Anthony Francis @xenotaur
The Web feels like it is disintegrating. Popup ads everywhere, train wrecks at Twitter and Reddit, Threads is just mobile, sponsored results on Google, fake reviews on Amazon.

And here I am watching my 1,000 curated RSS feeds slowly vanishing, going "This is fine…" #ThisIsFine


Part of the problem is what Cory Doctorow calls the "enshittification" of the Web: first companies are nice to users and attract them; when they have users they screw them over for their business customers; and then they screw business users overs as they start to chase advertisers, eventually driving the users away.

I think that's right, but it's more than that: people lose sight of what the Web actually is. Web 1.0 is a place to share documents; Web 2.0 is a place where you can create them online. We've had ads and subscriptions in this place since their earliest days, and I don't mind them - I put "banner ads" on my early website to advertise people whose blogs and books I liked, for free, just to publicize them.

But losing sight of the purpose - turning editors into viewers, or documents into ads streams - means the reason people were here, to consume and create content, can no longer be accomplished. And that's going to ultimately kill the great grift that is modern Web advertising - but let's not kill the Web too!

As an on-point example, I offer the Gutenberg editor, which constantly hides from you the widgets needed to transform a piece of text into, say, a pull quote, because it is incorrectly (and I will fight you on this) trying to make the page look like a piece of paper, instead of a craftsman's tool for producing text, with all the bells, whistles and knobs needed to make it format right, much less look good. Want something simpler? Fine, try Notepad. Don't inject your bad UI design into my editor, which, as I remind you, I am forced to use on my platform, which I never wanted to, because they broke the Classic Editor to push this idiocy.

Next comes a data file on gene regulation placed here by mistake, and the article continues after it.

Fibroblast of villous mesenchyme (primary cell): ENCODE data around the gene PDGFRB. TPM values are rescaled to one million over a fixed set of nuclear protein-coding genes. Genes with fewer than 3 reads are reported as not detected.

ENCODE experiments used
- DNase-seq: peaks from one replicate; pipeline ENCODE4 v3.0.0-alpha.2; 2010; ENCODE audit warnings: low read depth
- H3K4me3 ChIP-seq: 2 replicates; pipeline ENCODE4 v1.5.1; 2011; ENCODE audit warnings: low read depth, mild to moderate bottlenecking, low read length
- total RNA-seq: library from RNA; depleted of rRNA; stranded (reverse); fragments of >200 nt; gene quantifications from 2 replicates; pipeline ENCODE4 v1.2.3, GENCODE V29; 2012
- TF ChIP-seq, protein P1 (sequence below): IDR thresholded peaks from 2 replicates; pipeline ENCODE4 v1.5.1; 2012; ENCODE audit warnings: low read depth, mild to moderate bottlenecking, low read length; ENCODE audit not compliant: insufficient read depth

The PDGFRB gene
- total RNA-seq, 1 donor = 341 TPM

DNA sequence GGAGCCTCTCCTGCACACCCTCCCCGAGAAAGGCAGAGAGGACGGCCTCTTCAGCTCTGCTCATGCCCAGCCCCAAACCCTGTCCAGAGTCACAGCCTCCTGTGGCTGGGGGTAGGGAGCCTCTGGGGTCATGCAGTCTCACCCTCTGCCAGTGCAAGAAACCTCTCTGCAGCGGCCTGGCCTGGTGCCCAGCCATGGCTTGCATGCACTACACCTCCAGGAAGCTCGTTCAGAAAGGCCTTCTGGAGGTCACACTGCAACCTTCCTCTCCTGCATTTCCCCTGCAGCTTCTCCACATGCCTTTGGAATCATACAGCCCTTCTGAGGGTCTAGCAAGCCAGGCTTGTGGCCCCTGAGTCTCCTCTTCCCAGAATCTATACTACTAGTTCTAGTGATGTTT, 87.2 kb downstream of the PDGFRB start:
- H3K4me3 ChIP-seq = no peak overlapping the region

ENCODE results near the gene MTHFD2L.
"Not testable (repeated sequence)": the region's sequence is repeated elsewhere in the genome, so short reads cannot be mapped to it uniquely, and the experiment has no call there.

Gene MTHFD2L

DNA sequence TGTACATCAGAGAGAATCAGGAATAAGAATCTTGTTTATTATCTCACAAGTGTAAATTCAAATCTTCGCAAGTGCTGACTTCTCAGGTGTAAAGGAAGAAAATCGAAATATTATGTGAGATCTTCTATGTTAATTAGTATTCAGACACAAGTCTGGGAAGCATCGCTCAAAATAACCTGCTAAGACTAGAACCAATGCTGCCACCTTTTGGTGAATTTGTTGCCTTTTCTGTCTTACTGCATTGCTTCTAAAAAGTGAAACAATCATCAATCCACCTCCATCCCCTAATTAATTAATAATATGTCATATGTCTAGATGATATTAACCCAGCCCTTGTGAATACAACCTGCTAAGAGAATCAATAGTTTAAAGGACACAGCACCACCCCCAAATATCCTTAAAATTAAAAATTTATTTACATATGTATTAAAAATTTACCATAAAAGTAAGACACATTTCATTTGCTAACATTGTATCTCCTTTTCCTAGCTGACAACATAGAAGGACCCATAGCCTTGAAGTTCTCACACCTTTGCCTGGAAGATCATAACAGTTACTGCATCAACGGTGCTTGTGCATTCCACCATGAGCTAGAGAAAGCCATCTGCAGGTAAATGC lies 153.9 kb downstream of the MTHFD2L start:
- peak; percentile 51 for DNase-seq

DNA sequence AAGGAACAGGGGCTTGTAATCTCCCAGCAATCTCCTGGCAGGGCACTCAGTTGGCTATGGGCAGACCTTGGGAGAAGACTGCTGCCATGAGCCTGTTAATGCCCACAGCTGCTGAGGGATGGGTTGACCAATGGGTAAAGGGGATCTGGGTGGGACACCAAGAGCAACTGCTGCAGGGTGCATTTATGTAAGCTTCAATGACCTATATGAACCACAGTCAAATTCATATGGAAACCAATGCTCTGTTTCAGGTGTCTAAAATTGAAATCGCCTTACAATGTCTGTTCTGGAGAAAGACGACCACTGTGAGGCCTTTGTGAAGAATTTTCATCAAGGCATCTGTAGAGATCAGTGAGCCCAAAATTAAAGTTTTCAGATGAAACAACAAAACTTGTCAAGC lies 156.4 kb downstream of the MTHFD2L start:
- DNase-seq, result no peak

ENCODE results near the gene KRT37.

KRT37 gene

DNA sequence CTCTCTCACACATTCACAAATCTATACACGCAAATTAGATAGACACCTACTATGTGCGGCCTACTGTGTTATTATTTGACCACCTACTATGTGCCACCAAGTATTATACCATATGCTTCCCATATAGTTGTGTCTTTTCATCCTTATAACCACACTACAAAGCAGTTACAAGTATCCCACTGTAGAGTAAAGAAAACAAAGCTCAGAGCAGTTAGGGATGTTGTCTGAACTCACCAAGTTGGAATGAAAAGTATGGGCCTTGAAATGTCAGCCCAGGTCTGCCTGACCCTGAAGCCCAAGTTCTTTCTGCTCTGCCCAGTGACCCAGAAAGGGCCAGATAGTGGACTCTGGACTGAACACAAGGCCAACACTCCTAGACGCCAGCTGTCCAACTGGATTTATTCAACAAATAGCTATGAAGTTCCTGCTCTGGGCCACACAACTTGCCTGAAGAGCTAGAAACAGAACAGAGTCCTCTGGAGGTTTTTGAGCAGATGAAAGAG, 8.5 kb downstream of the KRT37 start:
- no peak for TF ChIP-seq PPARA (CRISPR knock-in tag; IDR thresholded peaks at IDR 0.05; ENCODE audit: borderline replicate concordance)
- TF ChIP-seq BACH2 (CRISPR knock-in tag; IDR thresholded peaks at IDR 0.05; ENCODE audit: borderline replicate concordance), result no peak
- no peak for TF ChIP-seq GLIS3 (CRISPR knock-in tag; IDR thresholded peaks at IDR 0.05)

It's not that the features aren't useful. It's that the entire philosophy of "UX" - user experience - is wrongheaded, and we need to go back to the more basic principles of software usability. Usability is not "modern", usability is not "clean", usability is not "design" - only usability is usability.

And so, if you take a tool that is designed to produce text ... and try to make it look like a view of text ... you will inevitably end up with something that is not usable. And if your philosophy tricks you into thinking that that is OK, your philosophy will drive you to make decisions which make the interface less and less usable.

And that would be the end of rant ... except I have a counterexample at the top of the page.